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D.C. Council expected to vote on residential parking bill, CFO appointment

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In the D.C. Council’s final legislative session before a two-month recess, city lawmakers will tackle several high-profile issues.

Among other bills, the council on Tuesday will consider legislation on the District’s dormant breath-test program, taxicab reform and residential parking.

The council is also expected to vote on the reappointment of D.C. Chief Financial Officer Natwar M. Gandhi and new appointments to the D.C. Board of Ethics.

●Breath tests: D.C. police stopped conducting breath tests for suspected drunk drivers last year, after the disclosure that some tests were greatly inflating motorists’ alcohol levels. The new legislation would permit police to begin using the tests again next month. The legislation would also implement stricter blood alcohol limits and punishment for intoxicated drivers.

●Taxicab reform: The proposed changes include cab upgrades, such as credit-card readers, GPS devices and a uniform color for all cabs.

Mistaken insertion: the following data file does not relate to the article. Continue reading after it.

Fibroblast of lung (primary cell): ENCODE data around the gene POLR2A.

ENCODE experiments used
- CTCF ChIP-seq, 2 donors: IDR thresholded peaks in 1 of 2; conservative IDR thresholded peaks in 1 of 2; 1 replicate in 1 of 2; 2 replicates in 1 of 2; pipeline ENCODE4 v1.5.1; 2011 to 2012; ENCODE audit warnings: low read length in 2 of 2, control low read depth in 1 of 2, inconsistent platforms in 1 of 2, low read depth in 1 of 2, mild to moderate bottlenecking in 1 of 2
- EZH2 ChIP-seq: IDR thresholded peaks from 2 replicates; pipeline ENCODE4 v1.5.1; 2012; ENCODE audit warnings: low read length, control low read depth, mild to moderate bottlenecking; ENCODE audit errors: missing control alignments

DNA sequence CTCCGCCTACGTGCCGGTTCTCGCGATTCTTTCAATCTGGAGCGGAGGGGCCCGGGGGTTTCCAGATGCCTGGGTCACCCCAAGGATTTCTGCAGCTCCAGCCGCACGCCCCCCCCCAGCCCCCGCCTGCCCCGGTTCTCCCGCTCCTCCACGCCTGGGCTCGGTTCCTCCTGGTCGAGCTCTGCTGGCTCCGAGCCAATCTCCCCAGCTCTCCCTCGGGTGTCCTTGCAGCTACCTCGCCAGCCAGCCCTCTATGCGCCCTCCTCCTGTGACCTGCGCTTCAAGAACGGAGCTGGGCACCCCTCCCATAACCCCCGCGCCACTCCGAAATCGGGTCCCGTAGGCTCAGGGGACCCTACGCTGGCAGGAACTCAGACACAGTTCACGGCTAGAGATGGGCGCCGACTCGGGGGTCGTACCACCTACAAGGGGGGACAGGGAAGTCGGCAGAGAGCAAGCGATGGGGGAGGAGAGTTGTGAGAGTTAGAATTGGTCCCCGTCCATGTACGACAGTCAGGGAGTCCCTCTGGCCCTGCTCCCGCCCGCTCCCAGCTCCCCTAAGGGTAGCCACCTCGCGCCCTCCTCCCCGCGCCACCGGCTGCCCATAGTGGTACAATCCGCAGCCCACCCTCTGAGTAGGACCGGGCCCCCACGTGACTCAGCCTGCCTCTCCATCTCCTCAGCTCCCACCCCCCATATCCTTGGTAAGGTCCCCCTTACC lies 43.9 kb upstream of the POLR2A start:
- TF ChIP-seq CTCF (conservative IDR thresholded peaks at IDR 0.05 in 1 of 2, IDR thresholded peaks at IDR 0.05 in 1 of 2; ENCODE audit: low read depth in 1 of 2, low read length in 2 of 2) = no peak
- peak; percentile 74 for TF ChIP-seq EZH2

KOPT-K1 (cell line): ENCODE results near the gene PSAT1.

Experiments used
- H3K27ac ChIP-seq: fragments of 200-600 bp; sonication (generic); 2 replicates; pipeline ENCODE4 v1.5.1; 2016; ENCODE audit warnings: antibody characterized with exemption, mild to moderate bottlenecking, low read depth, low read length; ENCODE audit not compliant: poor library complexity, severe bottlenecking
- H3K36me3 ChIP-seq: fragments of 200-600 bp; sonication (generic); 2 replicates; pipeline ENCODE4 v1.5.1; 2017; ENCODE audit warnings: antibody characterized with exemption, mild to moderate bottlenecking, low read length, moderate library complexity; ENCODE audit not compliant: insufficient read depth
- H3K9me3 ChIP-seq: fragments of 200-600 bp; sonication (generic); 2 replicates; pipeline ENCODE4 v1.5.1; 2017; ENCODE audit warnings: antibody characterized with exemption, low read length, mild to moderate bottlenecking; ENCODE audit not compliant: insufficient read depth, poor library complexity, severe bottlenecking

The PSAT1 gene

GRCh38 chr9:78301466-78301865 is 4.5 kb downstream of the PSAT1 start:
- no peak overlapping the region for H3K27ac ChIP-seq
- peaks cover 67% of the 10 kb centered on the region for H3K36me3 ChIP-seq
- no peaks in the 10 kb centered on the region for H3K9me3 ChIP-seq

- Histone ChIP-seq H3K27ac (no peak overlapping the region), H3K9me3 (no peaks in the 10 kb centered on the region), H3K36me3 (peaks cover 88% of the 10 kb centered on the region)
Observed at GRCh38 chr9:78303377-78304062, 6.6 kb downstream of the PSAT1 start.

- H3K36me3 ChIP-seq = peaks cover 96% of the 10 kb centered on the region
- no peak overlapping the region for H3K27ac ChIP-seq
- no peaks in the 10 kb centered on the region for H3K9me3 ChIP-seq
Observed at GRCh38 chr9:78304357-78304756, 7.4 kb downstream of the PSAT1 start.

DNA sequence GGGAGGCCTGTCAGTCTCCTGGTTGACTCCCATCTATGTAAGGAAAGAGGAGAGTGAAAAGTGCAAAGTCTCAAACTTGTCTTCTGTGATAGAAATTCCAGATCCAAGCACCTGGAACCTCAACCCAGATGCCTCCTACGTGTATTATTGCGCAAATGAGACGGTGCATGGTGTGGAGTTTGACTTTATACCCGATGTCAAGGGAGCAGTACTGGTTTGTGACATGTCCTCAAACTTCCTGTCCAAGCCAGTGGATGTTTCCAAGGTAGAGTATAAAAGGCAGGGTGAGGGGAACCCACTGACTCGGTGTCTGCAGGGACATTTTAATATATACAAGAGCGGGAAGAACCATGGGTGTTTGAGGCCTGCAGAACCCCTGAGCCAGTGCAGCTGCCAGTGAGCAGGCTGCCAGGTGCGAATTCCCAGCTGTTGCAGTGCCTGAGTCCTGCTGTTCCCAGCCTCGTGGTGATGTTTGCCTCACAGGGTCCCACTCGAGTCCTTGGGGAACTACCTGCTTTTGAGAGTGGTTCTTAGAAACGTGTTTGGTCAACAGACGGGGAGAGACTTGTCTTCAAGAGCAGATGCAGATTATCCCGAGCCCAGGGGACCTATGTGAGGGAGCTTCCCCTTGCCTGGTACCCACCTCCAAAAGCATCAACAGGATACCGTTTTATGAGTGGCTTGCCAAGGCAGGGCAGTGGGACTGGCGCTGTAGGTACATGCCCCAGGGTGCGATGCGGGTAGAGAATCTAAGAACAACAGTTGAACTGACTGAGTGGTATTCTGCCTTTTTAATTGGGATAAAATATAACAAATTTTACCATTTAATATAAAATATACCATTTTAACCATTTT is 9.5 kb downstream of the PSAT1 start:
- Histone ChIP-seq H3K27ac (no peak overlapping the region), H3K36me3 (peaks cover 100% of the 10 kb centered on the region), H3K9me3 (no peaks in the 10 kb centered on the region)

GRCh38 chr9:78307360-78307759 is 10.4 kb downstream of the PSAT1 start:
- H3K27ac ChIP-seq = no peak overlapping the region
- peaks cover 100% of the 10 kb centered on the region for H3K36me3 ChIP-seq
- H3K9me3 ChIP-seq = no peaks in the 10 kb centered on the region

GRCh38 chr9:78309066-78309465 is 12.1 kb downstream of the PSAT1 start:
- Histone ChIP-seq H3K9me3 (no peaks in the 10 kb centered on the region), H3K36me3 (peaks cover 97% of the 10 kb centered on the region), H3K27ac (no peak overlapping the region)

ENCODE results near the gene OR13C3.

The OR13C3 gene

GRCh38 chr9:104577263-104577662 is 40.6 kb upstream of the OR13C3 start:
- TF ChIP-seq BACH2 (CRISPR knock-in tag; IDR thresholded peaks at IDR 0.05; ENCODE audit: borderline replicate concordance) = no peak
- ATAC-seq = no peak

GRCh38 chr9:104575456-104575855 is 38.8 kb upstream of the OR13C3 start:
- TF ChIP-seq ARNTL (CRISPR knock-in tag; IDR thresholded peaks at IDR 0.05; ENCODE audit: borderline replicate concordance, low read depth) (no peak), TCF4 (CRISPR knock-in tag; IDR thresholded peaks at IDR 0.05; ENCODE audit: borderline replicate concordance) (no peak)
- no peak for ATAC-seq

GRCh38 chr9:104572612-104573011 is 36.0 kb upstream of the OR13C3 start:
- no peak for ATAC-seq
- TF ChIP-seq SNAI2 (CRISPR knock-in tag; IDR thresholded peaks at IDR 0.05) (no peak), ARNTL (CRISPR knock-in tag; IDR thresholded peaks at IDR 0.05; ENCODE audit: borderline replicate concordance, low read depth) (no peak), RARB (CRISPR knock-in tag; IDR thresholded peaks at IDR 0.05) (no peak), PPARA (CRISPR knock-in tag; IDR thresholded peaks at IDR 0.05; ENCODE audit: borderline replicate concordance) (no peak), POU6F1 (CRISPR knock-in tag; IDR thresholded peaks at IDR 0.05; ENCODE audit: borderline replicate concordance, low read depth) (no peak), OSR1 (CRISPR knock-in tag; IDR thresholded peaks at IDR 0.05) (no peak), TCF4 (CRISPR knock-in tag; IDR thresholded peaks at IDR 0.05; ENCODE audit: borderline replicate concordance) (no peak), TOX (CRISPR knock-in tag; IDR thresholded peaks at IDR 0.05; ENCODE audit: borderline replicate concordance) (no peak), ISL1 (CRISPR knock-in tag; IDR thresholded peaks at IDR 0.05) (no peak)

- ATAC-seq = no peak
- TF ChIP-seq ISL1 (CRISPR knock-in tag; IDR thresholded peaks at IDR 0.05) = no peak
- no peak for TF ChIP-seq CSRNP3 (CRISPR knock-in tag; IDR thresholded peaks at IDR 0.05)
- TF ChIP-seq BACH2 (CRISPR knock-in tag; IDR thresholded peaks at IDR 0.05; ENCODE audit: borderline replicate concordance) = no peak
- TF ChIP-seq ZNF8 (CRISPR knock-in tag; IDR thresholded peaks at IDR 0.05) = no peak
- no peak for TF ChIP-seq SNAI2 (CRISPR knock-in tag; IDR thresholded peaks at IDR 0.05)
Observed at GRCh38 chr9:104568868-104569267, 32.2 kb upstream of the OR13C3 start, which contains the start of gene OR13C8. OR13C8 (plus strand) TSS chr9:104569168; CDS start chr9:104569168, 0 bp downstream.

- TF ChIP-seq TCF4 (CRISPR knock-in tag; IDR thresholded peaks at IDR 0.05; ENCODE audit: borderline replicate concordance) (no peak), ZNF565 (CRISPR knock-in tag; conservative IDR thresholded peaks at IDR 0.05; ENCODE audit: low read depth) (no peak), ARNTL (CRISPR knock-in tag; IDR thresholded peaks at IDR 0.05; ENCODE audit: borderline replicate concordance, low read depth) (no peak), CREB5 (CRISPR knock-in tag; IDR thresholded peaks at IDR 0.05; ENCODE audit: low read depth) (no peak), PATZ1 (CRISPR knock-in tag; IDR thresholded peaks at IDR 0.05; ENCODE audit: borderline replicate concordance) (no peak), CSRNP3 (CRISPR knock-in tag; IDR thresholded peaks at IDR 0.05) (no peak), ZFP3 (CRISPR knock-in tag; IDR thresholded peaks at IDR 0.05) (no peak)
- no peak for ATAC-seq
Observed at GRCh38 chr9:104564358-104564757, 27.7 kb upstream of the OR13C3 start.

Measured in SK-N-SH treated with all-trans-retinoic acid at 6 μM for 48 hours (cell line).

●Residential parking: Under the parking proposal on Tuesday’s agenda, developers would be allowed to build housing without guaranteeing parking for residents. Additionally, the city would be able to deny new residents a zoned parking permit. The proposal stems from concerns over dwindling parking and a desire to steer more people to mass transit in a city that has been adding about 1,000 residents each month.

●Chief financial officer: Gandhi has been the District’s CFO since 2000. He has been applauded as the man responsible for the city’s financial turnaround. But detractors point to holes in the tax office — notably the $48 million embezzlement by a mid-level tax office management and others — and controversy surrounding the award of the District’s lottery contract.

●D.C. Board of Ethics: Three members are expected to be appointed to the newly created Board of Ethics, which was formed in the wake of criminal and ethical misconduct charges against elected officials. Mayor Vincent C. Gray (D) nominated Robert J. Spagnoletti, the former city attorney general, to head the board and tapped Laura Richards, a lawyer and former regulator, and Deborah Lathen, a consultant and former official with the Federal Communications Commission, to serve as board members.

Tuesday’s meeting is scheduled to begin at 11 a.m.

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